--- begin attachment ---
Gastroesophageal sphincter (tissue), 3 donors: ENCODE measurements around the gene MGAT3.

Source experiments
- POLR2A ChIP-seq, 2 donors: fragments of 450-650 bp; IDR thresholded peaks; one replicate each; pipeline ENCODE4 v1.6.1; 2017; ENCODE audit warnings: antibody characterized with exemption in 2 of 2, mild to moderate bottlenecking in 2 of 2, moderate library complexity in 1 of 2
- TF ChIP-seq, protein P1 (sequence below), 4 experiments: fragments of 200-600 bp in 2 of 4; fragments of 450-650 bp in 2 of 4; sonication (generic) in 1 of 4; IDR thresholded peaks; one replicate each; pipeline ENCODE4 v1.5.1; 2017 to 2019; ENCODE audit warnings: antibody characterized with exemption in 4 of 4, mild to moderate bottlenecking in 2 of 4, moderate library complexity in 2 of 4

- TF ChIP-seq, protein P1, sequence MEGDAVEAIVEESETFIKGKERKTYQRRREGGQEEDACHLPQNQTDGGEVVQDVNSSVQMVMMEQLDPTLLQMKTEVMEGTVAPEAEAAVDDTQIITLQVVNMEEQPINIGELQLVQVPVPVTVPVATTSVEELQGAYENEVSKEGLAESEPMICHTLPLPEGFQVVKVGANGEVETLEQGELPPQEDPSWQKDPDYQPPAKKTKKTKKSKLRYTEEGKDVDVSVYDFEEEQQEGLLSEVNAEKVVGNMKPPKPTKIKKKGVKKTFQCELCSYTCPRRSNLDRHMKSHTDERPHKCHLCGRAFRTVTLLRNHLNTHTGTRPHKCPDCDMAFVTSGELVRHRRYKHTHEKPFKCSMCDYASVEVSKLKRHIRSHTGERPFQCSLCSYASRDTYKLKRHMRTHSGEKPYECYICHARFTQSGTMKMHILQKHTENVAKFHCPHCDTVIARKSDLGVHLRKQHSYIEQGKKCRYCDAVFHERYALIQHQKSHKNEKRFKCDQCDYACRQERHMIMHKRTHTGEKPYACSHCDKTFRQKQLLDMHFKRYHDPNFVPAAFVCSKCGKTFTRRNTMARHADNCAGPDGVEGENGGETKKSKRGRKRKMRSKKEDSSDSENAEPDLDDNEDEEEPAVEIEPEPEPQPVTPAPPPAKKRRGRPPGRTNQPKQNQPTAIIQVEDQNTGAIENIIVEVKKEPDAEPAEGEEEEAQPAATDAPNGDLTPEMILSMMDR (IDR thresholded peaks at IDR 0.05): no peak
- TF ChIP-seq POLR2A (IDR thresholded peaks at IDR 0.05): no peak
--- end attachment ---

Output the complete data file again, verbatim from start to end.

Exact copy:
Gastroesophageal sphincter (tissue), 3 donors: ENCODE measurements around the gene MGAT3.

Source experiments
- POLR2A ChIP-seq, 2 donors: fragments of 450-650 bp; IDR thresholded peaks; one replicate each; pipeline ENCODE4 v1.6.1; 2017; ENCODE audit warnings: antibody characterized with exemption in 2 of 2, mild to moderate bottlenecking in 2 of 2, moderate library complexity in 1 of 2
- TF ChIP-seq, protein P1 (sequence below), 4 experiments: fragments of 200-600 bp in 2 of 4; fragments of 450-650 bp in 2 of 4; sonication (generic) in 1 of 4; IDR thresholded peaks; one replicate each; pipeline ENCODE4 v1.5.1; 2017 to 2019; ENCODE audit warnings: antibody characterized with exemption in 4 of 4, mild to moderate bottlenecking in 2 of 4, moderate library complexity in 2 of 4

- TF ChIP-seq, protein P1, sequence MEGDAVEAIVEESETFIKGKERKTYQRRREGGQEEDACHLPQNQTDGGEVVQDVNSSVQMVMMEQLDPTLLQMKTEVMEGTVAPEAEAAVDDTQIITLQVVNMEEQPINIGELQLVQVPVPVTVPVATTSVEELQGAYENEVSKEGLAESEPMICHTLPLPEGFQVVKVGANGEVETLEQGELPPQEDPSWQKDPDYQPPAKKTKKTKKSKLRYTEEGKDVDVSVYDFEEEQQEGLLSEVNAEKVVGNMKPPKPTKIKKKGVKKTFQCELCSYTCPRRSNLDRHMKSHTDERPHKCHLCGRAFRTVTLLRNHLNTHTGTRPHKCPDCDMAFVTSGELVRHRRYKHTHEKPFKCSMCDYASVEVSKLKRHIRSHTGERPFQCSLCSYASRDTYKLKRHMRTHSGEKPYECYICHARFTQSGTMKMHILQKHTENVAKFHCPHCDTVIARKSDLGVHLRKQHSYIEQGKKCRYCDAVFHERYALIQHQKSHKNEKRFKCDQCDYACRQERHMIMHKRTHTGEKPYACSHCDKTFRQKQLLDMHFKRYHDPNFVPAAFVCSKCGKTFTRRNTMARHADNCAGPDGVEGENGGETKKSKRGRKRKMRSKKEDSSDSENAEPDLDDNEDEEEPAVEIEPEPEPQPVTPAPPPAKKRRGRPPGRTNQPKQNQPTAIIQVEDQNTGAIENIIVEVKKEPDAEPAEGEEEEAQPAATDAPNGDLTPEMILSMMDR (IDR thresholded peaks at IDR 0.05): no peak
- TF ChIP-seq POLR2A (IDR thresholded peaks at IDR 0.05): no peak